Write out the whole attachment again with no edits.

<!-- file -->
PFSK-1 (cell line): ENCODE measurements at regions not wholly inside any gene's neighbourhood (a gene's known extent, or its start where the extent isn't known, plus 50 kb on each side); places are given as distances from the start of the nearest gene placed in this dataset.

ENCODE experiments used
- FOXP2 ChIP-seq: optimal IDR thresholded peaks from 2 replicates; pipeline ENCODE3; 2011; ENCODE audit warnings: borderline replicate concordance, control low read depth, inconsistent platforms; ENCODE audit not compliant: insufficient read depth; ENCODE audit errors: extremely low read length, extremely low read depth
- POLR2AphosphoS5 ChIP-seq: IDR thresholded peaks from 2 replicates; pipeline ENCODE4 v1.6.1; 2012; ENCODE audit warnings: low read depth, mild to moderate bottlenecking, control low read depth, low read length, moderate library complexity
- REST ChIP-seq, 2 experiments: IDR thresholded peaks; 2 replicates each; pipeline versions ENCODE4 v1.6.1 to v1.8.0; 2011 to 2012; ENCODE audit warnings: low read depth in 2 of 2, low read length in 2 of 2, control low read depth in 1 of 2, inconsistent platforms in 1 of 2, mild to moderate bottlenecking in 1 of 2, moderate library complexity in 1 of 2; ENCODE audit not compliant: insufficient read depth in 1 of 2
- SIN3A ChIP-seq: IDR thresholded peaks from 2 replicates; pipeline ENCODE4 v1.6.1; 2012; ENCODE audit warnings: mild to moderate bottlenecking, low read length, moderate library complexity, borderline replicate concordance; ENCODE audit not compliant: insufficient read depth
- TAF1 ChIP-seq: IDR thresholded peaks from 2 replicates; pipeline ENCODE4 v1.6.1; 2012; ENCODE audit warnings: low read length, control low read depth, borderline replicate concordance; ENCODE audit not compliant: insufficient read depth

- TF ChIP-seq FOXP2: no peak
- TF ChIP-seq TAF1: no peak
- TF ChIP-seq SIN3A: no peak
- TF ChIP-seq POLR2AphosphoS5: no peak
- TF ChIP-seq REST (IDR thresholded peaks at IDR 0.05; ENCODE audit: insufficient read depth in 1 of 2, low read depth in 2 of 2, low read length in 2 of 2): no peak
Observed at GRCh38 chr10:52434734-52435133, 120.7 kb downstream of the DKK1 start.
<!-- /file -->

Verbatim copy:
PFSK-1 (cell line): ENCODE measurements at regions not wholly inside any gene's neighbourhood (a gene's known extent, or its start where the extent isn't known, plus 50 kb on each side); places are given as distances from the start of the nearest gene placed in this dataset.

ENCODE experiments used
- FOXP2 ChIP-seq: optimal IDR thresholded peaks from 2 replicates; pipeline ENCODE3; 2011; ENCODE audit warnings: borderline replicate concordance, control low read depth, inconsistent platforms; ENCODE audit not compliant: insufficient read depth; ENCODE audit errors: extremely low read length, extremely low read depth
- POLR2AphosphoS5 ChIP-seq: IDR thresholded peaks from 2 replicates; pipeline ENCODE4 v1.6.1; 2012; ENCODE audit warnings: low read depth, mild to moderate bottlenecking, control low read depth, low read length, moderate library complexity
- REST ChIP-seq, 2 experiments: IDR thresholded peaks; 2 replicates each; pipeline versions ENCODE4 v1.6.1 to v1.8.0; 2011 to 2012; ENCODE audit warnings: low read depth in 2 of 2, low read length in 2 of 2, control low read depth in 1 of 2, inconsistent platforms in 1 of 2, mild to moderate bottlenecking in 1 of 2, moderate library complexity in 1 of 2; ENCODE audit not compliant: insufficient read depth in 1 of 2
- SIN3A ChIP-seq: IDR thresholded peaks from 2 replicates; pipeline ENCODE4 v1.6.1; 2012; ENCODE audit warnings: mild to moderate bottlenecking, low read length, moderate library complexity, borderline replicate concordance; ENCODE audit not compliant: insufficient read depth
- TAF1 ChIP-seq: IDR thresholded peaks from 2 replicates; pipeline ENCODE4 v1.6.1; 2012; ENCODE audit warnings: low read length, control low read depth, borderline replicate concordance; ENCODE audit not compliant: insufficient read depth

- TF ChIP-seq FOXP2: no peak
- TF ChIP-seq TAF1: no peak
- TF ChIP-seq SIN3A: no peak
- TF ChIP-seq POLR2AphosphoS5: no peak
- TF ChIP-seq REST (IDR thresholded peaks at IDR 0.05; ENCODE audit: insufficient read depth in 1 of 2, low read depth in 2 of 2, low read length in 2 of 2): no peak
Observed at GRCh38 chr10:52434734-52435133, 120.7 kb downstream of the DKK1 start.